Disclaimer: I am not a mobile apps developer nor do I own a smartphone. That might diminish the value of my opinion, on the otherhand maybe that makes me truly impartial?
Lots of talk here about Android winning market share due to price. But I am wondering what this means to app developers.
If I was an apps developer would I:
a) develop for the smaller market with wealthier consumers
b) the larger market with lots of cheapskate consumers
After all if Android is winning mainly on price, are these cost conscious consumers willing pay again to download a useful app? This is not something they will previously have been used to.
I suppose it all depends whether you intend to profit though mobile apps as a service (eg Red Hat) or a commodity (eg Windows).
re: but what to do about it??
"I'll just remember to continue not buying anything from Apple!"
And that is a problem because....???
Yes, so Bing on that
Well, actually, yes, it might be.
Bing is actually quite good. Not far behind Google and in many ways brings back more useful results.
And for sure, if they rebranded Windows 7 as something entirely different they might have more success. Problem is they are always running after enterprise customers and therefore insist on calling everything Windows. Not that Blackberry had issues with that.
Wish it was available here...
Even though we there is supposed to be an "open market" in the EU, spotify is not available here.. boo!
I'm no expert, but...
This 250ms is simply the travelling time. Add few ms at the satellite and the ground station. Lets say that brings it up to 500ms (I've no idea, it's just an example). Well, that's an extra 500ms just to _reach_ the internet. This is not getting you any data. It's simply 500ms from your PC to the internet. Whereas on ground based systems you are probably talking about 10-20ms. OK, that's the less than 2s but this is just for illustration...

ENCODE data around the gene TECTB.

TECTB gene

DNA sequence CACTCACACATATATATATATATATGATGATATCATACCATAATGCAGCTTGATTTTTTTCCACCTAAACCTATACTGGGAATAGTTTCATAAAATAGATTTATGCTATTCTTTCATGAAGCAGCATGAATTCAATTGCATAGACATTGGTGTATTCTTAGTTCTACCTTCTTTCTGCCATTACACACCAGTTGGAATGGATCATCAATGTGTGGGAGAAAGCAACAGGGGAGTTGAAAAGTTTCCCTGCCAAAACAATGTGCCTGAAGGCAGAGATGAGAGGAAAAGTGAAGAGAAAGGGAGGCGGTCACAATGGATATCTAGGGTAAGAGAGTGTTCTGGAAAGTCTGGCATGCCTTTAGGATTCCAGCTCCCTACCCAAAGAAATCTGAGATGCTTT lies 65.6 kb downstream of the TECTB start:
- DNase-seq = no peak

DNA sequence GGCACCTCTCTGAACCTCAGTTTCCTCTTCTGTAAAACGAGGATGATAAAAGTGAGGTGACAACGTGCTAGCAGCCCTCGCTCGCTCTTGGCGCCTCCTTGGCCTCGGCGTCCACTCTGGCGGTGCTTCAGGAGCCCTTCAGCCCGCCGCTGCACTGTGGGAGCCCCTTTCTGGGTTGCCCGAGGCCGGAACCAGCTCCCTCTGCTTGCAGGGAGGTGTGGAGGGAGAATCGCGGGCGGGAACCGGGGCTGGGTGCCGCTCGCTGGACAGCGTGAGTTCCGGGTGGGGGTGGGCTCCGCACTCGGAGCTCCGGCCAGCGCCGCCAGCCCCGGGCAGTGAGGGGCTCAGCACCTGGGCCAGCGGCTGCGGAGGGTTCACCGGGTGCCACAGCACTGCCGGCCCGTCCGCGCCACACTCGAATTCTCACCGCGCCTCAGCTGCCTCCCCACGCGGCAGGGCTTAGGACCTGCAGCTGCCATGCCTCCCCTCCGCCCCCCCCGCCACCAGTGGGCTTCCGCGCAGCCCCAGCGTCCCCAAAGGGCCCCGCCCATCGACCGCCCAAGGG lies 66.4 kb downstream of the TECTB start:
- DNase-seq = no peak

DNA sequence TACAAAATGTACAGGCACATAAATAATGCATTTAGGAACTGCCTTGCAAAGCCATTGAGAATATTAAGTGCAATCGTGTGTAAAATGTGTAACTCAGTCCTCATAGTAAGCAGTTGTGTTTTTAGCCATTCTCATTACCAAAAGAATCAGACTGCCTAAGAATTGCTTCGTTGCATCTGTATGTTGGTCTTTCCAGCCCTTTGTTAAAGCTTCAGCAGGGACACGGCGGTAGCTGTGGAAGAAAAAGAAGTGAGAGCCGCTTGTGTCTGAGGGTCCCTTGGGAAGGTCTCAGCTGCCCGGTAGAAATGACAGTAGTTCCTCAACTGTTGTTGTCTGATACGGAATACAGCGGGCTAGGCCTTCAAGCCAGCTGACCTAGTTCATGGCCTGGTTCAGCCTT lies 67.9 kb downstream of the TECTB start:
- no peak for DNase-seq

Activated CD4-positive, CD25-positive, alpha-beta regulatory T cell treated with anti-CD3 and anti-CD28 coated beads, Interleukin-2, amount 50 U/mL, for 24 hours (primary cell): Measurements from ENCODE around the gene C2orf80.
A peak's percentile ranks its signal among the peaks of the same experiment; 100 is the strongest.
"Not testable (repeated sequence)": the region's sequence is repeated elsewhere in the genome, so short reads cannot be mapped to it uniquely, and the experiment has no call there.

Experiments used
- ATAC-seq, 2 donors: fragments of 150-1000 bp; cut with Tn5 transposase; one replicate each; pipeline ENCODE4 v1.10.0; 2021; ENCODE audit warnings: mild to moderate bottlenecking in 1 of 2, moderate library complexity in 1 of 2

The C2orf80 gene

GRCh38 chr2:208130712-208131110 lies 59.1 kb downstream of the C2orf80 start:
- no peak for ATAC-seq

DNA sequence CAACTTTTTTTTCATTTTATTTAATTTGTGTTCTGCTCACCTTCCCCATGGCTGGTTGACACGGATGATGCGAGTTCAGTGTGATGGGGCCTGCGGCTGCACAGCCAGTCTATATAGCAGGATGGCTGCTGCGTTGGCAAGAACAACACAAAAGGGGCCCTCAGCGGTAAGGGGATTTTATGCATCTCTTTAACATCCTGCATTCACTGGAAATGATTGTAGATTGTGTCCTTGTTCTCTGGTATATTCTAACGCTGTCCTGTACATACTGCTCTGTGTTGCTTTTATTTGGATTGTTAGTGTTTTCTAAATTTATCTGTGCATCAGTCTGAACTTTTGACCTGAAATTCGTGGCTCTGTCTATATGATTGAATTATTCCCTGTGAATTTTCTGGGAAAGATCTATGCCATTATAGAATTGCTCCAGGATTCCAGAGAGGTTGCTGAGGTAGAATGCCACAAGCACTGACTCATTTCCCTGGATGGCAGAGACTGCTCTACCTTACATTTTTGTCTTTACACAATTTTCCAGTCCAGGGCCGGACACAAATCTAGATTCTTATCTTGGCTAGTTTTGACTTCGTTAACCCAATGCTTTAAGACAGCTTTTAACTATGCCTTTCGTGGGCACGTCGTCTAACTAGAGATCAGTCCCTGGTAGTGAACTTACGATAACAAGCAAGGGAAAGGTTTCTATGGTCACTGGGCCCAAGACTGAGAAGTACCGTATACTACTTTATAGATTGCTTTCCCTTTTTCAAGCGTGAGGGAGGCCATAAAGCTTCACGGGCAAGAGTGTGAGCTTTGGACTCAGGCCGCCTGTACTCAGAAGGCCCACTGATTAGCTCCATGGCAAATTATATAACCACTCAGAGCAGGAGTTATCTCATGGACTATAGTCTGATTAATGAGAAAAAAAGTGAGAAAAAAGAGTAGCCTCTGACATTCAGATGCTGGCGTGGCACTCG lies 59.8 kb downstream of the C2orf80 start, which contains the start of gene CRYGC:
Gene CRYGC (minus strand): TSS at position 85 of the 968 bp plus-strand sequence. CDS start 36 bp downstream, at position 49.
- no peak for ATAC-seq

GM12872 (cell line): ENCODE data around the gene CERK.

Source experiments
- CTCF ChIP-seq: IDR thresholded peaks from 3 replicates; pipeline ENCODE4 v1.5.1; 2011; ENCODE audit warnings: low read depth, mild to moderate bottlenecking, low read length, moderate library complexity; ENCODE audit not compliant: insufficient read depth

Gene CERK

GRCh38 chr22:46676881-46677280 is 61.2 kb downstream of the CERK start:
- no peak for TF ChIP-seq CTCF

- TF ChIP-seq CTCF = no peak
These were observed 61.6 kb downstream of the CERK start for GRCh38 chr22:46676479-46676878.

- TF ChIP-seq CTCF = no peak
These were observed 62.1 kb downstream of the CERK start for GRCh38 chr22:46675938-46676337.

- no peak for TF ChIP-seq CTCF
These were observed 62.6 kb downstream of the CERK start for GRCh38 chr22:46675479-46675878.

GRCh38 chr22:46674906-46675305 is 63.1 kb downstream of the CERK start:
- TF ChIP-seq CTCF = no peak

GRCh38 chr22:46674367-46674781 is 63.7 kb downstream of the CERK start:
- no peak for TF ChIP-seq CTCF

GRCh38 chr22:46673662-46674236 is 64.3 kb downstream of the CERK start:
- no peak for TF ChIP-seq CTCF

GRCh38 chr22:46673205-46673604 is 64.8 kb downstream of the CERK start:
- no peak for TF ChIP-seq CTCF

Cause and effect
To all those saying they work best in the evenings or late at night, I have a few questions.
- Maybe you're younger, but don't you have family and kids to be with in the evenings?
- How do you manage your clients if your sleeping when they're working and vice versa?
- No client facing work? How do you manage your boss? No boss? No idea how you make ends meet but I want a bit of that: no boss and no clients!
However I also wonder if this is all being looked at backwards. Why do coders like working late at night? Because they don't like being interrupted in their work. Lets say you start coding in your teens. When are you going to get least interruptions? That's right, when Mum and Dad are asleep - late at night. So whilst people do have different body clocks I also wonder how much of this is conditioning from an early age? I also find I can work more concentrated at night. But that's not how business works. Nor is it conducive to a happy family life or to life in our world in general. Most living in the world happens during the day. Why, because that's what nature wanted, otherwise we wouldn't have eyes that work best in the "daylight" portion of the electromagnetic spectrum.
But they're not all the size of Google